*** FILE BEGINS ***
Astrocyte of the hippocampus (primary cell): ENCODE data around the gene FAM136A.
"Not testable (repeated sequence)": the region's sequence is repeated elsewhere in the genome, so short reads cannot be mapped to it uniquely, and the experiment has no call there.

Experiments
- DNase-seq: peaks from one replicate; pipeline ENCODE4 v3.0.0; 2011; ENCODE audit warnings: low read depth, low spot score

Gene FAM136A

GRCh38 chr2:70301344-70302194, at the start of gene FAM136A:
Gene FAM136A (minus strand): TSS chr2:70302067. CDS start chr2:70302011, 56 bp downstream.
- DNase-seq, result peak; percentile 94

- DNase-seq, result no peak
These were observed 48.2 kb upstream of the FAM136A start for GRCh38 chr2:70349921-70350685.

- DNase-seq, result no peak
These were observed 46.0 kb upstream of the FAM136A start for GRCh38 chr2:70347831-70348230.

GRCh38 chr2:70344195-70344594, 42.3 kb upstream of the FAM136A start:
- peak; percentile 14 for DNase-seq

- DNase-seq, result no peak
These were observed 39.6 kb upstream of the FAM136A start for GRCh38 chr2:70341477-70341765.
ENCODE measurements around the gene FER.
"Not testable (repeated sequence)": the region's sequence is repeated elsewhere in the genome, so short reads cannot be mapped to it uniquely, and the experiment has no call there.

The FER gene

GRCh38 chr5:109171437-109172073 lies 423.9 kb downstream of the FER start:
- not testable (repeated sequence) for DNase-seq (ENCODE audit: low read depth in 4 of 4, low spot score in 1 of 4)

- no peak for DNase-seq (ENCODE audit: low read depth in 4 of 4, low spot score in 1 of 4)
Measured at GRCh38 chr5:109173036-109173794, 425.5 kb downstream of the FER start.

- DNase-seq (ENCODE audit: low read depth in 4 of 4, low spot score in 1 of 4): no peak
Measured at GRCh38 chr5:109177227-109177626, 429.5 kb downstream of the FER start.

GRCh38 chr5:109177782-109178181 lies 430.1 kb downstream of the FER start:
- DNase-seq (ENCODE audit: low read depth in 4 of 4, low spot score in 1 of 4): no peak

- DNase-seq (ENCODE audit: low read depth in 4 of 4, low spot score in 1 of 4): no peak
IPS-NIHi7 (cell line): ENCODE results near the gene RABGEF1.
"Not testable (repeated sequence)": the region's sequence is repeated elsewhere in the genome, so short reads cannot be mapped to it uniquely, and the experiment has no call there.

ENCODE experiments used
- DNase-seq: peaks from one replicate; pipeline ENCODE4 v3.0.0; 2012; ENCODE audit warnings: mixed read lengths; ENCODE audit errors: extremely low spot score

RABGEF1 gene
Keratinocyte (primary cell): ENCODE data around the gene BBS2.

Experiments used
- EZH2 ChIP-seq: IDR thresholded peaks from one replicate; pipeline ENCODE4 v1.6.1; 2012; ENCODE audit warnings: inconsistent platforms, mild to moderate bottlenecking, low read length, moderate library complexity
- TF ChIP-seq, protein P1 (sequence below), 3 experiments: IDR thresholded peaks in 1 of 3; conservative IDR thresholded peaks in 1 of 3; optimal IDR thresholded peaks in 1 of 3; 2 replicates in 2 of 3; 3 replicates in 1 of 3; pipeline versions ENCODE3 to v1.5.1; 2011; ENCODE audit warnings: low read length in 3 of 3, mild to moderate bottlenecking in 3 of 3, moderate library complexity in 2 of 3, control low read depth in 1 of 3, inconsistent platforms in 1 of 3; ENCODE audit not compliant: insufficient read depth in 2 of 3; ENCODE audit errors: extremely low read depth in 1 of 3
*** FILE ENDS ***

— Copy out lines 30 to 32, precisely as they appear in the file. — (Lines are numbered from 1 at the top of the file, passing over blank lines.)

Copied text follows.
"Not testable (repeated sequence)": the region's sequence is repeated elsewhere in the genome, so short reads cannot be mapped to it uniquely, and the experiment has no call there.

ENCODE experiments used
- DNase-seq: peaks from one replicate; pipeline ENCODE4 v3.0.0; 2012; ENCODE audit warnings: mixed read lengths; ENCODE audit errors: extremely low spot score